Managing risk

COVID-19 variants and vaccinations in the future

Will new variants of the COVID-19 virus keep on developing, and will vaccines still be effective against future strains? The latest health advice is reassuring on that score, but some questions remain to be answered.

Cases where people have had COVID-19 twice, or where they’ve been infected despite being fully vaccinated, have naturally given rise to doubts about how long immunity lasts, whether booster shots will be necessary, and whether the approved vaccines available today will still be effective against new strains that may emerge next year – or next month.

There’s some good news, but also some not-so-good news.

How long will immunity last?

In early 2020, when little was known about the virus that causes COVID-19, the hope was that once you’d had the disease, you’d be immune. Likewise, it was hoped that when scientists had developed a vaccine, after being vaccinated then you’d enjoy long-term immunity.

Cases where people contracted COVID-19 twice were not unknown but appeared to be very rare. Now, it seems such cases are becoming more common, though the evidence so far is ambiguous, and it may still be relatively rare (at less than 1%).

The human immune system has been described as being rather like our own memory – it clearly remembers some infections but forgets others. With a ‘highly memorable’ infection (like measles, for example), you’ll probably have lifelong immunity after a single bout of it.

With COVID-19, however, this doesn’t seem to be the case. A recent study showed that most people – but not everyone - who’d had the disease were protected from contracting it again for at least five months. Many of the people who were reinfected had no symptoms, but they still had high levels of virus in their noses and mouths and were likely to infect other close contacts.

What are ‘breakthrough cases’?

This term refers to cases of people getting infected after vaccination. They’re known as ‘breakthrough’ infections because the virus ‘breaks through’ the protective barrier provided by the vaccine.

The latest advice from the US Centers for Disease Control and Prevention is that vaccination is recommended even after infection with COVID-19, because unvaccinated people are more than twice as likely to get COVID-19 again.

How long will my vaccination protect me?

The virus that causes COVID-19 – known as SARS-CoV-2 – is evidently one of those that keeps mutating and producing different strains or variants that behave differently and can cause a different array of symptoms. This raises the question as to whether there will have to be an ongoing ‘arms race’ between the capacity of the virus to develop new and different variants – and possibly evade vaccines – and the ability of scientists to keep ‘tweaking’ the vaccines so that they remain effective against the latest variant of the virus.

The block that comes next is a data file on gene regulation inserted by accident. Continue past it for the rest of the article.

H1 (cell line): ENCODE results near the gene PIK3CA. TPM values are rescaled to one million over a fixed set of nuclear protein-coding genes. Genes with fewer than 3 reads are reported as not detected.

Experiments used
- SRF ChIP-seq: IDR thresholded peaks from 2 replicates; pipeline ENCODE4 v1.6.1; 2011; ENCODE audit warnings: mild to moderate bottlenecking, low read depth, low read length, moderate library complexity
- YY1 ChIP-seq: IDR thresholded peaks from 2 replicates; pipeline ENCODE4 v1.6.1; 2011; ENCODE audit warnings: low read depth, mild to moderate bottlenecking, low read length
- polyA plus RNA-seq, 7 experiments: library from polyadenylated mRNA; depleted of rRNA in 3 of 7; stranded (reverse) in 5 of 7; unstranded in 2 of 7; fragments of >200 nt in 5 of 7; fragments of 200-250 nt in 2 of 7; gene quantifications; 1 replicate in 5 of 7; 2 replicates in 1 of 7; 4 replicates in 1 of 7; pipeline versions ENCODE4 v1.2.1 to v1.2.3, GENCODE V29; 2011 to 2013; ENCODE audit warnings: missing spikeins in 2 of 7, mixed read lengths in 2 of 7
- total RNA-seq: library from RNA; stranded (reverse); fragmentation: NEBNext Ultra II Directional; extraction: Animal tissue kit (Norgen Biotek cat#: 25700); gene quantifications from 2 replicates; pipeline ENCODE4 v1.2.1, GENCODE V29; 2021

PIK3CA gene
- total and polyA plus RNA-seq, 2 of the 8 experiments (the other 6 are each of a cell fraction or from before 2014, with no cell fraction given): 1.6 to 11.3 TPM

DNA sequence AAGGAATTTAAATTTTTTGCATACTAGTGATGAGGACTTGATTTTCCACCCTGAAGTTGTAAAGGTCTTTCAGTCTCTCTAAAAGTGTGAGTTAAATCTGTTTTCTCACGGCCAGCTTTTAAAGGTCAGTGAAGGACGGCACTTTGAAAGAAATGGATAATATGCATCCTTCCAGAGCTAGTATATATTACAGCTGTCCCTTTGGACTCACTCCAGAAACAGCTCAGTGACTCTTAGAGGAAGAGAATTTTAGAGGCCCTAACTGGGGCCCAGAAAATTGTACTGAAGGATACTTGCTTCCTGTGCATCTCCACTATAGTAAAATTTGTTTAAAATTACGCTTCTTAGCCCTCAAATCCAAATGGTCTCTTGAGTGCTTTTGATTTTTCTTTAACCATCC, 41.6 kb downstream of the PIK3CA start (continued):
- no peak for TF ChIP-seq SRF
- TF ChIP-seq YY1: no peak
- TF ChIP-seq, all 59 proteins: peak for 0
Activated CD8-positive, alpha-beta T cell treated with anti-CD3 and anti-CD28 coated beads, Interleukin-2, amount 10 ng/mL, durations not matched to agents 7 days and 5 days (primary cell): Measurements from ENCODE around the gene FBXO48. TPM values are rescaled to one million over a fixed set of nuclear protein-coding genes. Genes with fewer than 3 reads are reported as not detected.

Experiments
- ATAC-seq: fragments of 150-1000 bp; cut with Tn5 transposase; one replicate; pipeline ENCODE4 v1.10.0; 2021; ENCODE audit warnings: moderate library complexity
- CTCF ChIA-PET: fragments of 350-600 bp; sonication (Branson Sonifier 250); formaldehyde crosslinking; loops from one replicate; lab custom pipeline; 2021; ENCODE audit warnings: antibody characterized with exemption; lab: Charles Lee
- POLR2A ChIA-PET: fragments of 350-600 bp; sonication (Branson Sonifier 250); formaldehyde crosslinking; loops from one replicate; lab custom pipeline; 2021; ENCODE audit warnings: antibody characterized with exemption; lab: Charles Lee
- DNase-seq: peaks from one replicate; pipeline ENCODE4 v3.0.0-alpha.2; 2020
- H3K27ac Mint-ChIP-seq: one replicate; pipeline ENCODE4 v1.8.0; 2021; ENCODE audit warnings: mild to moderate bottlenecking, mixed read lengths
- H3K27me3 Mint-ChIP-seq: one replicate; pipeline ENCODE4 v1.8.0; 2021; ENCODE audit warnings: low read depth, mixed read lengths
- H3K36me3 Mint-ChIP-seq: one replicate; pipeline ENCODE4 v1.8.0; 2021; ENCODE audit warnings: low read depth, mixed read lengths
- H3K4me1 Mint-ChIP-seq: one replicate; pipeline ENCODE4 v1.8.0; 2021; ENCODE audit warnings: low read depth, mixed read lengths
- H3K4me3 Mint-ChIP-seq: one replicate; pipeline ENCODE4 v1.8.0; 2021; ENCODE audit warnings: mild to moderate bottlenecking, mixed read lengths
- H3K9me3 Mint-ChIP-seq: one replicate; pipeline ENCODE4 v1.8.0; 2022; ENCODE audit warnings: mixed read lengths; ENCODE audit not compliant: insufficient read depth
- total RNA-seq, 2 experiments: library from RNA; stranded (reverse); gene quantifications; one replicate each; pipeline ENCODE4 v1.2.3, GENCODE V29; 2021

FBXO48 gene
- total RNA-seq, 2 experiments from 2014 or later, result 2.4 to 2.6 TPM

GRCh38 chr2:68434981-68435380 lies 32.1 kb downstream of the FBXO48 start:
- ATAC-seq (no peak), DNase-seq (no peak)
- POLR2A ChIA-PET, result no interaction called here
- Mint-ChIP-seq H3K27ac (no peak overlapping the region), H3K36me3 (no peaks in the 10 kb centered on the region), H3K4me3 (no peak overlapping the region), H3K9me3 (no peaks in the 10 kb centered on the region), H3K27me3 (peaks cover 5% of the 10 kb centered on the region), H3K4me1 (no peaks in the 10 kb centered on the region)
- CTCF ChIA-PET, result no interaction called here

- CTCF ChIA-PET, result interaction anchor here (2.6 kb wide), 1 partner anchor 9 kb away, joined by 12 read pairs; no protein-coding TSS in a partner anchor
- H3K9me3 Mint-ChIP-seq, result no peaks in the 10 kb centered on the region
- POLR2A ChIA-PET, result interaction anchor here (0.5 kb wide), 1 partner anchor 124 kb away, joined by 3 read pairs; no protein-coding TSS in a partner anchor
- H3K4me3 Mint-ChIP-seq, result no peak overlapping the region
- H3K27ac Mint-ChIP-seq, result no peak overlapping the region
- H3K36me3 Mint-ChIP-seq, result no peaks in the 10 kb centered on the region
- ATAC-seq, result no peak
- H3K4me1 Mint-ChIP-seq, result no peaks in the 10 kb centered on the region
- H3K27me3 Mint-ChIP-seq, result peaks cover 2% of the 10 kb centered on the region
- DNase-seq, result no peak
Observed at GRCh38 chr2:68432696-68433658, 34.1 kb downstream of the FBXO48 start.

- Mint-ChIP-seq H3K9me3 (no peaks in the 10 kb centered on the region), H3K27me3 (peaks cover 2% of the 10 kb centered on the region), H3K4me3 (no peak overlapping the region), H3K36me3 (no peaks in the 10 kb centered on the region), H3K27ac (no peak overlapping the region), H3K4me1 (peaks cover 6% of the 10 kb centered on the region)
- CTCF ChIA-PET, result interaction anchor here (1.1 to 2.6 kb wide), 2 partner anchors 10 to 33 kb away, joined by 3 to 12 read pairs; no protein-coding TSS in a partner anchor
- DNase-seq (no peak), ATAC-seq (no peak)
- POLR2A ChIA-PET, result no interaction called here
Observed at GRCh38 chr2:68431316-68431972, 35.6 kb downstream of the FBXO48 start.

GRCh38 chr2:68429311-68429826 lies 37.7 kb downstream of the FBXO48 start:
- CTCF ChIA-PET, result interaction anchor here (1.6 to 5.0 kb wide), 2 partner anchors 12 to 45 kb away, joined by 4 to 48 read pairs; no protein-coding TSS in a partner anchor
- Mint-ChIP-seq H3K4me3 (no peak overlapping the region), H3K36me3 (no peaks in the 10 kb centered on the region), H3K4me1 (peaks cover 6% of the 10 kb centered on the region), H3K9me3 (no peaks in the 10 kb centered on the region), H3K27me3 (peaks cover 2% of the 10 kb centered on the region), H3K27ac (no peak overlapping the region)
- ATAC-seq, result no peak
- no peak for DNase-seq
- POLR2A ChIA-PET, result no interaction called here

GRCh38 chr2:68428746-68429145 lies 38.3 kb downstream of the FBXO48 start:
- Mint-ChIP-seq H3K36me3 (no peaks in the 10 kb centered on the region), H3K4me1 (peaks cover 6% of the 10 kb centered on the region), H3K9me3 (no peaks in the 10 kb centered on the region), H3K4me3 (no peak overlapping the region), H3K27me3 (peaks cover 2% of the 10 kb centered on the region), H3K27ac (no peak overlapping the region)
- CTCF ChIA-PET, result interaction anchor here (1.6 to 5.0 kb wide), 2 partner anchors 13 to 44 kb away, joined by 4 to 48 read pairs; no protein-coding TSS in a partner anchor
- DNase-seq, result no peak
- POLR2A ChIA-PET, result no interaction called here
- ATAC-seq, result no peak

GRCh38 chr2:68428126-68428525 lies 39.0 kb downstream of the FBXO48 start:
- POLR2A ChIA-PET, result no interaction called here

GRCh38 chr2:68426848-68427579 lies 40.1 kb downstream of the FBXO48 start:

This is the good news – while existing vaccines may not provide as much protection against emerging variants, many infectious disease experts are optimistic that vaccines could be rapidly ‘reprogrammed’ to remain effective against new variants.

Booster shots

The upshot of all this is that given the fact immunity evidently wanes over time, and given that – like the flu – the virus can be expected to go on evolving and giving rise to new variants, it may be that COVID-19 vaccinations will become a regular feature of our lives, much as flu vaccinations already are, for many of us.

Booster shots are already being recommended for people with compromised immune systems, according to Dr Anthony Fauci, director of the National Institute of Allergy and Infectious Diseases, and this is the focus of much of the public discourse about booster shots – whether certain sectors of the population could benefit from them in the short term.

However, hundreds of new vaccines are in various stages of development, including here in Australia, for example, at the Westmead Institute for Medical Research. Some of the second-generation, booster vaccines currently in the pipeline employ different strategies for tackling the virus, and it’s hoped that some of them will deliver longer-term, broader immunity, better protection for older people, and greater effectiveness against future new variants.

It remains to be seen whether in the longer term, if supply eventually catches up with demand, regular COVID-19 vaccinations are added to the list of immunisations already recommended by Australian health authorities.

This content is not intended to be a substitute for professional medical advice and should not be relied upon as health advice. Always seek the advice and guidance of your doctor or other qualified health professional with any questions you may have regarding your health or a medical condition.


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